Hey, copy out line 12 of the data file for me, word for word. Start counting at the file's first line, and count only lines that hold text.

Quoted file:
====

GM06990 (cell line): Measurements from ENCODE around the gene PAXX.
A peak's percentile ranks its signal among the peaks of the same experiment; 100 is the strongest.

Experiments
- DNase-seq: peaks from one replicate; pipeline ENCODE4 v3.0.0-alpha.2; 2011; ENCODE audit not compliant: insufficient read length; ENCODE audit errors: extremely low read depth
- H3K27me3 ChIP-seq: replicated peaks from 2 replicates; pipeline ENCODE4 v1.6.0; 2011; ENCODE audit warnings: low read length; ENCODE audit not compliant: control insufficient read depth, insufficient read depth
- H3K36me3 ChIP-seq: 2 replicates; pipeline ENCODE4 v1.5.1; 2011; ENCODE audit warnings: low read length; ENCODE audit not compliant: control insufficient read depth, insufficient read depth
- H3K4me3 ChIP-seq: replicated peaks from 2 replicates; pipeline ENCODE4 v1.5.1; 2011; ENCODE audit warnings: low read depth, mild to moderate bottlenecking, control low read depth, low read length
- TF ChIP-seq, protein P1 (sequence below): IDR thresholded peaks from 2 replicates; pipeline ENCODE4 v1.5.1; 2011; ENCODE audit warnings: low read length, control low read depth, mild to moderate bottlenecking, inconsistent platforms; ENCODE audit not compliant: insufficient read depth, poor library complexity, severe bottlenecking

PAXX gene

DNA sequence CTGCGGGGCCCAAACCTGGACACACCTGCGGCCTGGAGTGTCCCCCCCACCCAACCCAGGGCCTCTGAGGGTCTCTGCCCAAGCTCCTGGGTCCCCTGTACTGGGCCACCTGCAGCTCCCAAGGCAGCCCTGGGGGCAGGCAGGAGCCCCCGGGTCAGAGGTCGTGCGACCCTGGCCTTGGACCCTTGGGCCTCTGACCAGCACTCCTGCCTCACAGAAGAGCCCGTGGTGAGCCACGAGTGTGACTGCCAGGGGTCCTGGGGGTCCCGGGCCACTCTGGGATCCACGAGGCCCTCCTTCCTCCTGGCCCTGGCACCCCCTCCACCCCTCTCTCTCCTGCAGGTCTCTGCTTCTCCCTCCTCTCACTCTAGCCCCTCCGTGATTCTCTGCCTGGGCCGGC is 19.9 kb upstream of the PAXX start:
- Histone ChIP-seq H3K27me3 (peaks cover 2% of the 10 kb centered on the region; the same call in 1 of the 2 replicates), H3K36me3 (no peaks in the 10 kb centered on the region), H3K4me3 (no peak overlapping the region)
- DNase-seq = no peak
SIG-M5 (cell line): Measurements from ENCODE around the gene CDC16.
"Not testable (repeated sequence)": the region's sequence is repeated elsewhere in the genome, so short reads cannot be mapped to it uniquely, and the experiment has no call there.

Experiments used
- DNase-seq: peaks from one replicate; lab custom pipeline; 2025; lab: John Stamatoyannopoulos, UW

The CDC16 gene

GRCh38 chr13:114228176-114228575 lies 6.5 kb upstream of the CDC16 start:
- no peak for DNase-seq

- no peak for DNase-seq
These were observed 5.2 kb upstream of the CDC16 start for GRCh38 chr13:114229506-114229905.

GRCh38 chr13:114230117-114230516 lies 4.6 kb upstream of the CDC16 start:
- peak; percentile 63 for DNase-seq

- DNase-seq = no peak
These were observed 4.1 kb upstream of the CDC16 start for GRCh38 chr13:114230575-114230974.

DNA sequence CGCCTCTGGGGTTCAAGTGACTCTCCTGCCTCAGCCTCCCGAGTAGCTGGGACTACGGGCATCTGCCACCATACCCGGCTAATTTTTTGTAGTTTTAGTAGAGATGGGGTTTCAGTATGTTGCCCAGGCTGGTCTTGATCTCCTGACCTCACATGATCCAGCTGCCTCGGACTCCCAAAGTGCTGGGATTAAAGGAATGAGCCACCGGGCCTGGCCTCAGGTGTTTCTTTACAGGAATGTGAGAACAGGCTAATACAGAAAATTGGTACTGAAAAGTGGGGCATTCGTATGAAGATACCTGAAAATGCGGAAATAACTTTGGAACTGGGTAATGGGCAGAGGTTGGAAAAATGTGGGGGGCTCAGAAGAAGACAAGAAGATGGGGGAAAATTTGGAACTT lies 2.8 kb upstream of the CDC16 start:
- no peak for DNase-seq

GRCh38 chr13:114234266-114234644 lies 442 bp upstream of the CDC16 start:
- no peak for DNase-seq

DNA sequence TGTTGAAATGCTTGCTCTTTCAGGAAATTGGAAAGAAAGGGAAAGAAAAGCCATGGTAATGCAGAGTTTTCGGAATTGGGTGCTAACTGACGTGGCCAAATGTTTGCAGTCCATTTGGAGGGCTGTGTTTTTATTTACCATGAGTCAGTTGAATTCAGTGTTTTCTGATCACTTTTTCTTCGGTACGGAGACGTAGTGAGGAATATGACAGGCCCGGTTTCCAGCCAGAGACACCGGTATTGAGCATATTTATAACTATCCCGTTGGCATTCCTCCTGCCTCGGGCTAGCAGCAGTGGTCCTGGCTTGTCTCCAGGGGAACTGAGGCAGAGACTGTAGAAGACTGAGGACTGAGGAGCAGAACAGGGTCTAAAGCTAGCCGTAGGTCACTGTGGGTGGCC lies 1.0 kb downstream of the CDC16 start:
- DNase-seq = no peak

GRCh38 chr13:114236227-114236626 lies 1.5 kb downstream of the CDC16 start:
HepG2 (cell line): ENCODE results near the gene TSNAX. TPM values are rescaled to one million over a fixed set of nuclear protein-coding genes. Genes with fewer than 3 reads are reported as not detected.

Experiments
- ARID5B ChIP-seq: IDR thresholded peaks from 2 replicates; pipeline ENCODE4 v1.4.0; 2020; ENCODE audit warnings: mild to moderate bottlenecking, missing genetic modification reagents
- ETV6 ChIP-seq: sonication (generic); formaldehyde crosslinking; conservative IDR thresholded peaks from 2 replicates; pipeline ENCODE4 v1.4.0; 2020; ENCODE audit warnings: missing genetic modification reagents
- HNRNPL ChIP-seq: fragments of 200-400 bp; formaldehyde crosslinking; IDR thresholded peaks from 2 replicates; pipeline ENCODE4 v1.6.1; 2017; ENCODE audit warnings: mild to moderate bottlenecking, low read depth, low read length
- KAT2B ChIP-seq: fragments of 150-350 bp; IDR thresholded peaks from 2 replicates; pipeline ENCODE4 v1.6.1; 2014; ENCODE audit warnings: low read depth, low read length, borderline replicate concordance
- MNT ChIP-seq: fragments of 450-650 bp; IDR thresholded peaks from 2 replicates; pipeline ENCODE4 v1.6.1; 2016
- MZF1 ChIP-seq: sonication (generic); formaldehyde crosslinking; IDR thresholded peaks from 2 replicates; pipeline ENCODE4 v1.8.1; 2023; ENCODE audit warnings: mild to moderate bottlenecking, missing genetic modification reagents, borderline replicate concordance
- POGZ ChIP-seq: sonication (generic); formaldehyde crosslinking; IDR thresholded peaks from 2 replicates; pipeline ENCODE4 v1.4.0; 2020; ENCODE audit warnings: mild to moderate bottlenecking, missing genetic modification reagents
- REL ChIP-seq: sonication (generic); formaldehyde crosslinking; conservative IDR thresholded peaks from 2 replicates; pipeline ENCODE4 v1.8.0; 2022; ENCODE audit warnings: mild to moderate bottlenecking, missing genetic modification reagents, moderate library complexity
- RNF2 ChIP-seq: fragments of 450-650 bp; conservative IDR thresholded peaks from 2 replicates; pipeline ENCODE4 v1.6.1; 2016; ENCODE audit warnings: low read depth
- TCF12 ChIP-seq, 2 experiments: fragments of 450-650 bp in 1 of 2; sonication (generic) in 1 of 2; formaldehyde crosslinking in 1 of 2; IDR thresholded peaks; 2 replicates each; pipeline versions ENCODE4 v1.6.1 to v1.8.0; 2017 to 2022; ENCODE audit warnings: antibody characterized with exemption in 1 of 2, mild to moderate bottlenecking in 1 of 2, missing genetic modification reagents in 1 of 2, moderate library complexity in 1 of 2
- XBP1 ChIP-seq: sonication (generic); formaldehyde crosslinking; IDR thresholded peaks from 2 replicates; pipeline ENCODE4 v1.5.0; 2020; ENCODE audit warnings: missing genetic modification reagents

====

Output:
- DNase-seq = no peak